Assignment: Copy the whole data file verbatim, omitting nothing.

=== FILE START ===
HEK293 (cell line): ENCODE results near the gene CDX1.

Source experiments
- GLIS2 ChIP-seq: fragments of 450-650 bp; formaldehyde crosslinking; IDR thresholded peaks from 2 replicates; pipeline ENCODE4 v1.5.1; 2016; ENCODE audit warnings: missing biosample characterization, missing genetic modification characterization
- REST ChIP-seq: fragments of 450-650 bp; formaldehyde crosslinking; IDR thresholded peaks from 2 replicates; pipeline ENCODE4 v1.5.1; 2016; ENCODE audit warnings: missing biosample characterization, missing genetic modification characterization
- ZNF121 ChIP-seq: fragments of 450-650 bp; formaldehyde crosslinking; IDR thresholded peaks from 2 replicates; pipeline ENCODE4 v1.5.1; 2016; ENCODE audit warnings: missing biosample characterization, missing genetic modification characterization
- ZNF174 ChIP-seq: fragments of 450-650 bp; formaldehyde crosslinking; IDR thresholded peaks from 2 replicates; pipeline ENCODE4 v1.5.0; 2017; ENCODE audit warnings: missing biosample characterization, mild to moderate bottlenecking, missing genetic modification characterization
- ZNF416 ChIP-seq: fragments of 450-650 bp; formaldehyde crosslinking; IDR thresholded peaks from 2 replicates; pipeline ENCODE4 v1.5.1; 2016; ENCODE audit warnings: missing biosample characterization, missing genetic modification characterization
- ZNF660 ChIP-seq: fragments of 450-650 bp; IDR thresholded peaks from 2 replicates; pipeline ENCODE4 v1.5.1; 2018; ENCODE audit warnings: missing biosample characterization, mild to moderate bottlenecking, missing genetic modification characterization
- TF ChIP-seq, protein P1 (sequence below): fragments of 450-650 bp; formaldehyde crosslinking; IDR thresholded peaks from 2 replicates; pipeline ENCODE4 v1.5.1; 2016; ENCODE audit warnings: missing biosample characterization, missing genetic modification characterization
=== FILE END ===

HEK293 (cell line): ENCODE results near the gene CDX1.

Source experiments
- GLIS2 ChIP-seq: fragments of 450-650 bp; formaldehyde crosslinking; IDR thresholded peaks from 2 replicates; pipeline ENCODE4 v1.5.1; 2016; ENCODE audit warnings: missing biosample characterization, missing genetic modification characterization
- REST ChIP-seq: fragments of 450-650 bp; formaldehyde crosslinking; IDR thresholded peaks from 2 replicates; pipeline ENCODE4 v1.5.1; 2016; ENCODE audit warnings: missing biosample characterization, missing genetic modification characterization
- ZNF121 ChIP-seq: fragments of 450-650 bp; formaldehyde crosslinking; IDR thresholded peaks from 2 replicates; pipeline ENCODE4 v1.5.1; 2016; ENCODE audit warnings: missing biosample characterization, missing genetic modification characterization
- ZNF174 ChIP-seq: fragments of 450-650 bp; formaldehyde crosslinking; IDR thresholded peaks from 2 replicates; pipeline ENCODE4 v1.5.0; 2017; ENCODE audit warnings: missing biosample characterization, mild to moderate bottlenecking, missing genetic modification characterization
- ZNF416 ChIP-seq: fragments of 450-650 bp; formaldehyde crosslinking; IDR thresholded peaks from 2 replicates; pipeline ENCODE4 v1.5.1; 2016; ENCODE audit warnings: missing biosample characterization, missing genetic modification characterization
- ZNF660 ChIP-seq: fragments of 450-650 bp; IDR thresholded peaks from 2 replicates; pipeline ENCODE4 v1.5.1; 2018; ENCODE audit warnings: missing biosample characterization, mild to moderate bottlenecking, missing genetic modification characterization
- TF ChIP-seq, protein P1 (sequence below): fragments of 450-650 bp; formaldehyde crosslinking; IDR thresholded peaks from 2 replicates; pipeline ENCODE4 v1.5.1; 2016; ENCODE audit warnings: missing biosample characterization, missing genetic modification characterization